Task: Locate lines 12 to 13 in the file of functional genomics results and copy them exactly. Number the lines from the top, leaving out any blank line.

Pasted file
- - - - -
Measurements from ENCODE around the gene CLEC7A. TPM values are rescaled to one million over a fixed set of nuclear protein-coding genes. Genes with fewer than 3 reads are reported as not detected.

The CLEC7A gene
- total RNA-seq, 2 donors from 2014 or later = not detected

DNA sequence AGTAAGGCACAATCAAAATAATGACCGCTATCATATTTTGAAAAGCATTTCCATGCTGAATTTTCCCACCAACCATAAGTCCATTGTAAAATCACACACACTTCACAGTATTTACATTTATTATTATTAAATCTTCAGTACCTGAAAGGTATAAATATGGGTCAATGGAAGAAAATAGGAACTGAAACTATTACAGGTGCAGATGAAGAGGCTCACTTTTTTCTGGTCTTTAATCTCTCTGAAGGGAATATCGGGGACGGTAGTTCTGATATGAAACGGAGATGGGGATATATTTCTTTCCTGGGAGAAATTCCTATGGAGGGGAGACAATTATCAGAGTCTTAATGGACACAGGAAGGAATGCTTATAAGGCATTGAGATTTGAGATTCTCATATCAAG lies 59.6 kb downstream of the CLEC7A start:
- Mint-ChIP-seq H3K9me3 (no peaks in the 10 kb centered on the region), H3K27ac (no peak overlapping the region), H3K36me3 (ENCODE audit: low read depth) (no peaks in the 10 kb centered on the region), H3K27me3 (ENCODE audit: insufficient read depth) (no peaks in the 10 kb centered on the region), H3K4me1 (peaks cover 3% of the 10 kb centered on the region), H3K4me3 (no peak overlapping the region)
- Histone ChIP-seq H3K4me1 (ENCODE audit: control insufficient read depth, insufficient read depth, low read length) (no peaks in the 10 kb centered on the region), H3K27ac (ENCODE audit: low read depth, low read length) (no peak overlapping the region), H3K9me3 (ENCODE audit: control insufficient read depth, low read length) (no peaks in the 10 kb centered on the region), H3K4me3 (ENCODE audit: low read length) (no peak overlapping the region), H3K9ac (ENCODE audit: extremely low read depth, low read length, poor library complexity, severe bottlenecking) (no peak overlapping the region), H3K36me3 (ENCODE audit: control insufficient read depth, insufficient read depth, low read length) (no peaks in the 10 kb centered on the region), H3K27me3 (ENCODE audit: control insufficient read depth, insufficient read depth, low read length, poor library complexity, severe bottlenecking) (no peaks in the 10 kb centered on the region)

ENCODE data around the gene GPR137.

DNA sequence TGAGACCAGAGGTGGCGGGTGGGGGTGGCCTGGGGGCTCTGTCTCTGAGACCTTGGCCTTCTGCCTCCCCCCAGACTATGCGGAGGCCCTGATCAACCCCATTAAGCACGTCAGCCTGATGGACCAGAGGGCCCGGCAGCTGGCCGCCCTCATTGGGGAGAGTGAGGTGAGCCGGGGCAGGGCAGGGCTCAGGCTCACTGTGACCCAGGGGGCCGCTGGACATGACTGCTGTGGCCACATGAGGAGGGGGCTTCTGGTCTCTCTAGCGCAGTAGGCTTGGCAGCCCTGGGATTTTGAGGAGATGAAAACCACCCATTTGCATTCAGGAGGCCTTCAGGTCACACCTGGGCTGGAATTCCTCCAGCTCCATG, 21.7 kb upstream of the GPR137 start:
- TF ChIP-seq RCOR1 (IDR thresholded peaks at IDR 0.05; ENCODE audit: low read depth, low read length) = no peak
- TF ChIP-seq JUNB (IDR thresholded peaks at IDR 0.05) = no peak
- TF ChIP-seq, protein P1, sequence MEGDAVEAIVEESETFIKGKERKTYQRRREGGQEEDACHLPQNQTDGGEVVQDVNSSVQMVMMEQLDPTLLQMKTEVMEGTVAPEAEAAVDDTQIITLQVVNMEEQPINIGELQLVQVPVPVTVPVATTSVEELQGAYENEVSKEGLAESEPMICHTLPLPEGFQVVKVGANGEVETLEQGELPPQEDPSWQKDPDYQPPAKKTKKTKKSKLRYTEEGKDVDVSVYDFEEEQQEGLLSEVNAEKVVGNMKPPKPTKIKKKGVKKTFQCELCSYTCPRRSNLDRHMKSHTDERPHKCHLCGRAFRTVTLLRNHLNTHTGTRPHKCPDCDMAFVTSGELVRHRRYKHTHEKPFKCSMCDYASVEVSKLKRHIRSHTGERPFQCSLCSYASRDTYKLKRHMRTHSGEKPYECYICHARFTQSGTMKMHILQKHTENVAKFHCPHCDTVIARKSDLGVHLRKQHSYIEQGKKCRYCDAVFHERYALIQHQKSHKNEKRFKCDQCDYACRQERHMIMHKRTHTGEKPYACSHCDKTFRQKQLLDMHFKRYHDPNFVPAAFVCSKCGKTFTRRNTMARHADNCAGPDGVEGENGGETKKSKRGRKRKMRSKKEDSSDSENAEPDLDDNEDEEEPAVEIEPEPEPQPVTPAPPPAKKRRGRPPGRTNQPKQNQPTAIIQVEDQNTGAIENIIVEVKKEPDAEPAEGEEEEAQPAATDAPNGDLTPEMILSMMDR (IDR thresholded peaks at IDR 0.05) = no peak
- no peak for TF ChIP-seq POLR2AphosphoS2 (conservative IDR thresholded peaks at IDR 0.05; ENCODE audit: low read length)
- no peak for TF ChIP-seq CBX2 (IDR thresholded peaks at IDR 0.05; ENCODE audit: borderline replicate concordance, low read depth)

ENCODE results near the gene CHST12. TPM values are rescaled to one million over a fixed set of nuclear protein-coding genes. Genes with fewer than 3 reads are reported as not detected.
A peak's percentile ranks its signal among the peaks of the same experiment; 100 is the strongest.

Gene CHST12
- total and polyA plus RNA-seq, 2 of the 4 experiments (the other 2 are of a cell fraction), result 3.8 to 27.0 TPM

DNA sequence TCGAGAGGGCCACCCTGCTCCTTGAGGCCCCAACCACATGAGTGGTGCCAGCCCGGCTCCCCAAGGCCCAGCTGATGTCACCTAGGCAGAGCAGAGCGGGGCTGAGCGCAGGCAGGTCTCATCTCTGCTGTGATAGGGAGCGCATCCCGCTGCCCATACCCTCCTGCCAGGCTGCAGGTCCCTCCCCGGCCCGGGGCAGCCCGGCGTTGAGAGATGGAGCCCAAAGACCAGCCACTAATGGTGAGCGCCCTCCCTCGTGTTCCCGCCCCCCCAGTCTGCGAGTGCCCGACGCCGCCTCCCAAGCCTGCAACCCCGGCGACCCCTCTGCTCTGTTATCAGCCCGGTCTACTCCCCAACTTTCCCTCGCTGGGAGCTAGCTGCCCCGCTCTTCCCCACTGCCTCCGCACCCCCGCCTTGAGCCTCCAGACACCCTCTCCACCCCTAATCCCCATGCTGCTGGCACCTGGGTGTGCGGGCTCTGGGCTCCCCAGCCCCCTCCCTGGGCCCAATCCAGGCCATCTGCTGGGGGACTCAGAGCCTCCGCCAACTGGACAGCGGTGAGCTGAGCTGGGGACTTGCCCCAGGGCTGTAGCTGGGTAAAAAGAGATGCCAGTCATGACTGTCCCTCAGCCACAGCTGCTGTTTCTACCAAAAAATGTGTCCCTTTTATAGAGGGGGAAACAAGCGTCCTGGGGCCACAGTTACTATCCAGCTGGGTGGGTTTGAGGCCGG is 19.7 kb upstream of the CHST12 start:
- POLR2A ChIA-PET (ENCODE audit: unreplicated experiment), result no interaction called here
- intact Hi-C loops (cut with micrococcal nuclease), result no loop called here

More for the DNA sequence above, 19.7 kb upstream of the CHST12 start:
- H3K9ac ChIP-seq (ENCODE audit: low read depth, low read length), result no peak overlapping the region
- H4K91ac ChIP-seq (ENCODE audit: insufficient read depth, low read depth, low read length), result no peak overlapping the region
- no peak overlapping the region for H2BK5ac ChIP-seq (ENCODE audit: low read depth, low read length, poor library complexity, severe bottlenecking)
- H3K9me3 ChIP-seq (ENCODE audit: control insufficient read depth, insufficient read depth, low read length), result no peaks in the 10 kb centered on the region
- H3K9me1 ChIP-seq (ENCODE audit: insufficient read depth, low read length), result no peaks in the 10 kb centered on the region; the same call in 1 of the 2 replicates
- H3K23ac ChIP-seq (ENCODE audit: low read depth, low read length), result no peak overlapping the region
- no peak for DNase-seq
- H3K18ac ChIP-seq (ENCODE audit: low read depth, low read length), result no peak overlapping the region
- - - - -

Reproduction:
- no peak for TF ChIP-seq POLR2AphosphoS2 (conservative IDR thresholded peaks at IDR 0.05; ENCODE audit: low read length)
- no peak for TF ChIP-seq CBX2 (IDR thresholded peaks at IDR 0.05; ENCODE audit: borderline replicate concordance, low read depth)